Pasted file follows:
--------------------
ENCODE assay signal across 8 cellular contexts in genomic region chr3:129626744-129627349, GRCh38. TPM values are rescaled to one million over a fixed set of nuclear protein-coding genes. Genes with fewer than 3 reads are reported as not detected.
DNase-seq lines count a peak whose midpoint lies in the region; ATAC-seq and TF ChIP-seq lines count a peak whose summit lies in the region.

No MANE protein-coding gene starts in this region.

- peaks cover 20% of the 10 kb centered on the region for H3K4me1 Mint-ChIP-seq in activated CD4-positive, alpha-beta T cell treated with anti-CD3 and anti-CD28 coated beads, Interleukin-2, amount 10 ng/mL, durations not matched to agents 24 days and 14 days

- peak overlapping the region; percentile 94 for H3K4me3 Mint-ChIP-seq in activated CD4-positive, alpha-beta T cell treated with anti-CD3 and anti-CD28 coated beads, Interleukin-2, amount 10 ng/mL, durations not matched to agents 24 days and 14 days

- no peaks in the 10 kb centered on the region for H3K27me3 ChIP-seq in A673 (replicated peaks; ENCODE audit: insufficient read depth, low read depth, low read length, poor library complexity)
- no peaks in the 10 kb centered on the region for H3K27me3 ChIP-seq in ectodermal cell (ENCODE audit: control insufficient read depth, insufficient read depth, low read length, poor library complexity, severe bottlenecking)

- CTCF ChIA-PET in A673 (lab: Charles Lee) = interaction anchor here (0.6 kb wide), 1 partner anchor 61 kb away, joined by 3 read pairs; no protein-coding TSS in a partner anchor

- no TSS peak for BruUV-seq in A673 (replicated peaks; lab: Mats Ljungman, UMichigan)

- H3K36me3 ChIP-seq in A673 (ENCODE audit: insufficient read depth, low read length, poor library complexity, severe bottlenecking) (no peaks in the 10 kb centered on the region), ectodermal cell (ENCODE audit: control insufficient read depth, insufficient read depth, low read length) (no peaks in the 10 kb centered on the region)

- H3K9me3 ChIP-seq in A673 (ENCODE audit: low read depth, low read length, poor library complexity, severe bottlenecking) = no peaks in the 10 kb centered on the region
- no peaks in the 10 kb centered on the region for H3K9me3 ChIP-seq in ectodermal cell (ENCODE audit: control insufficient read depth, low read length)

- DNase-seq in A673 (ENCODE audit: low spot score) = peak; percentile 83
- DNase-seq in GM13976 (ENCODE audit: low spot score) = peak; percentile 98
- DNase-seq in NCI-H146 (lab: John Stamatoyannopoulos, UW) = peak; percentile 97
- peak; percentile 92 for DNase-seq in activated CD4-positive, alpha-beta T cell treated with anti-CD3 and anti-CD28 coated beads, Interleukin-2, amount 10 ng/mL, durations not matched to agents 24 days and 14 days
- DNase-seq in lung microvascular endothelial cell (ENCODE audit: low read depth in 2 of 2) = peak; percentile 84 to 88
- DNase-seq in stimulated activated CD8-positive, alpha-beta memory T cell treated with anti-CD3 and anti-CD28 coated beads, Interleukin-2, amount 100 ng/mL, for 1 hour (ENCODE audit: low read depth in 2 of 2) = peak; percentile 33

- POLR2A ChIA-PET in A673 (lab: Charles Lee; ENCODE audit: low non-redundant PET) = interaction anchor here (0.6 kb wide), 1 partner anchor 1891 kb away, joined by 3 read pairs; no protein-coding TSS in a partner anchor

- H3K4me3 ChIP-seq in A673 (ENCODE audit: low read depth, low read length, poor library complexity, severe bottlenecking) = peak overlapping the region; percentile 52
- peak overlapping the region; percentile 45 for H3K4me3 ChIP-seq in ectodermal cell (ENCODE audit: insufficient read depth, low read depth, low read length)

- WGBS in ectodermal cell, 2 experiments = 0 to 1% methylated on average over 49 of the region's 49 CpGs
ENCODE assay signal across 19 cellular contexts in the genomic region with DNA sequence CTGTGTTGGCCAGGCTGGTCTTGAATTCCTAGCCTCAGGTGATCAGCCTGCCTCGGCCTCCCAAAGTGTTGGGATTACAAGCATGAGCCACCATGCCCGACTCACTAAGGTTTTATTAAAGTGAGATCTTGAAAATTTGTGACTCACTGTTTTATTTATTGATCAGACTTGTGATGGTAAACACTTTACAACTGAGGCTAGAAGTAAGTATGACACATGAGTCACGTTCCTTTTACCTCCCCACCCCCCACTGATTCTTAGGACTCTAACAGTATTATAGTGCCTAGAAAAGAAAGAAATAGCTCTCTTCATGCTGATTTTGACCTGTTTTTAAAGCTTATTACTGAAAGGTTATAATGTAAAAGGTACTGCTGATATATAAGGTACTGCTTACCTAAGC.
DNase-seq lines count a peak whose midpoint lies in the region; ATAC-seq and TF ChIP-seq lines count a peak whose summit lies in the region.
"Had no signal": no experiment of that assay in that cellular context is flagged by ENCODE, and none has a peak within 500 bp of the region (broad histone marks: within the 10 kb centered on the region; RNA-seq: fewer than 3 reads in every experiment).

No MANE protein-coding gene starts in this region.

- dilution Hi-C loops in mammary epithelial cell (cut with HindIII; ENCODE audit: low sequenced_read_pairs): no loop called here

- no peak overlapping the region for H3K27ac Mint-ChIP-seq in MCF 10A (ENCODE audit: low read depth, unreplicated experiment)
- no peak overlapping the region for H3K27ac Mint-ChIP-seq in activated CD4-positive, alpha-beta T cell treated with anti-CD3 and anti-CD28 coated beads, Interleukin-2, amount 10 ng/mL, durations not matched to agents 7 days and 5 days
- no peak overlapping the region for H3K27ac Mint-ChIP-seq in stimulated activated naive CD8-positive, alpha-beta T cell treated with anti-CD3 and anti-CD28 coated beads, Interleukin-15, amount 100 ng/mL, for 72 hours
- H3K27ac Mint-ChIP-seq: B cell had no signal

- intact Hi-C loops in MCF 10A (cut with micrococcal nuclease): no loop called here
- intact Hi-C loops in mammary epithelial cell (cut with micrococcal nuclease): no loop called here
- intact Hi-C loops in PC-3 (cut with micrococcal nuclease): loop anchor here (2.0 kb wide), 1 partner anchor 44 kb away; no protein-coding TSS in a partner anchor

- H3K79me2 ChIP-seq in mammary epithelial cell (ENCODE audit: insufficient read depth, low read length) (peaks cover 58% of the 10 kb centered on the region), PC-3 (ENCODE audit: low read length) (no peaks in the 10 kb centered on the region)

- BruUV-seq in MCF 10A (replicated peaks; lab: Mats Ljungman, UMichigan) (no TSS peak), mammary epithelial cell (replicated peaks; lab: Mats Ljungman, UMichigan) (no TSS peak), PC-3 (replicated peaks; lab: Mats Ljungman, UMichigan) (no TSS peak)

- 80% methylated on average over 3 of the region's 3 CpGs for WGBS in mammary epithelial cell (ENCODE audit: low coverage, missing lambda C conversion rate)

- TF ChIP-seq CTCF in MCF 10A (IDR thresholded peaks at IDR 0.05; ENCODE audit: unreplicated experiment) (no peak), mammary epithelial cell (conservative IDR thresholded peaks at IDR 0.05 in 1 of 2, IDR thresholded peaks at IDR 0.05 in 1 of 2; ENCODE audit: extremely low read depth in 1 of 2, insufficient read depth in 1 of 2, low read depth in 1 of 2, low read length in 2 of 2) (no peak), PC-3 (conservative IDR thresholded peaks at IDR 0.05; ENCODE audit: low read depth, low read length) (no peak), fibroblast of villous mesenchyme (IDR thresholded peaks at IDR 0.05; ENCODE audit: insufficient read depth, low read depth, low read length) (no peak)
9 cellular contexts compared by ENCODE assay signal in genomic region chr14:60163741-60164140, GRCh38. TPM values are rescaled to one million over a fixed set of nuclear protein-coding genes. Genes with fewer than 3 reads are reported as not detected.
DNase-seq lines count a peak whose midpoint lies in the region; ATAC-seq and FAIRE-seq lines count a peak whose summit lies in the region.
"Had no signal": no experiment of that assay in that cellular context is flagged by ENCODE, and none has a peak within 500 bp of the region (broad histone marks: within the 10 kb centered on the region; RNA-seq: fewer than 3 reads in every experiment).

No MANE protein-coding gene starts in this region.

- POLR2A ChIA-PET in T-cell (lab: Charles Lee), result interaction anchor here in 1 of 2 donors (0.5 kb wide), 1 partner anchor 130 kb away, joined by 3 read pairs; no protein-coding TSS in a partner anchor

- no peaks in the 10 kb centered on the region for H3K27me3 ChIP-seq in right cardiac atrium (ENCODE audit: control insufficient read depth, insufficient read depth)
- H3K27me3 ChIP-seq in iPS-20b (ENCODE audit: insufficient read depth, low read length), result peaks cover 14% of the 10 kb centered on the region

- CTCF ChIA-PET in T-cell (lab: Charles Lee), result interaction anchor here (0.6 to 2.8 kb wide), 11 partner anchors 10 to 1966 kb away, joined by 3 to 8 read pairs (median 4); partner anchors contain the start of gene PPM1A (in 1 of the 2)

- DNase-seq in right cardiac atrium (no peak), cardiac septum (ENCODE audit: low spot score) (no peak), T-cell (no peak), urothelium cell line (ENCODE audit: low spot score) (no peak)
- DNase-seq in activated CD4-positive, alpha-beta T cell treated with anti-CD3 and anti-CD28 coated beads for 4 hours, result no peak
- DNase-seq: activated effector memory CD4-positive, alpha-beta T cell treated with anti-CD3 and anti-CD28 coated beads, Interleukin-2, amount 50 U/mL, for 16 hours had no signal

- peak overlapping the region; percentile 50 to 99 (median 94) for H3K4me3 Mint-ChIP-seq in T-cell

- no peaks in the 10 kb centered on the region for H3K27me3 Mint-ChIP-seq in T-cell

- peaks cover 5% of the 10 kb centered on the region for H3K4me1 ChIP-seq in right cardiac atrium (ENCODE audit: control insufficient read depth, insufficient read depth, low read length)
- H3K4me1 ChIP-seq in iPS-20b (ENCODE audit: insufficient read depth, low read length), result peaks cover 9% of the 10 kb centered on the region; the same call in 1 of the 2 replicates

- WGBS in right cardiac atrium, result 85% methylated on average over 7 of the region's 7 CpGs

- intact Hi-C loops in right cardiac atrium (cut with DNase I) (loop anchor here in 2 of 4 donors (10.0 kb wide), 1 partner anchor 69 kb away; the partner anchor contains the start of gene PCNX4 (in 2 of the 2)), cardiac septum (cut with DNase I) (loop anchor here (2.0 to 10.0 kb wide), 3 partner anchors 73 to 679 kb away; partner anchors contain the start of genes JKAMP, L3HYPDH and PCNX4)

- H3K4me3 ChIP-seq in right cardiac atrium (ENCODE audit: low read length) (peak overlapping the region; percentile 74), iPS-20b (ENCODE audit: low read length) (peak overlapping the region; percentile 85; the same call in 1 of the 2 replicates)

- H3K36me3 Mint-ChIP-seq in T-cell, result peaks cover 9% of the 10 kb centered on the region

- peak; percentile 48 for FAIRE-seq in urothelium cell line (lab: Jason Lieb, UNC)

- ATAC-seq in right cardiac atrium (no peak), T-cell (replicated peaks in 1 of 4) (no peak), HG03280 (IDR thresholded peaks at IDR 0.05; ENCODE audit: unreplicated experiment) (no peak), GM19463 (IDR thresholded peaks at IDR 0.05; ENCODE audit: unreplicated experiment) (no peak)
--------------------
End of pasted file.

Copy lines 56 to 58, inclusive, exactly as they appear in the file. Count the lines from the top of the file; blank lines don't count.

- H3K4me3 ChIP-seq in right cardiac atrium (ENCODE audit: low read length) (peak overlapping the region; percentile 74), iPS-20b (ENCODE audit: low read length) (peak overlapping the region; percentile 85; the same call in 1 of the 2 replicates)

- H3K36me3 Mint-ChIP-seq in T-cell, result peaks cover 9% of the 10 kb centered on the region

- peak; percentile 48 for FAIRE-seq in urothelium cell line (lab: Jason Lieb, UNC)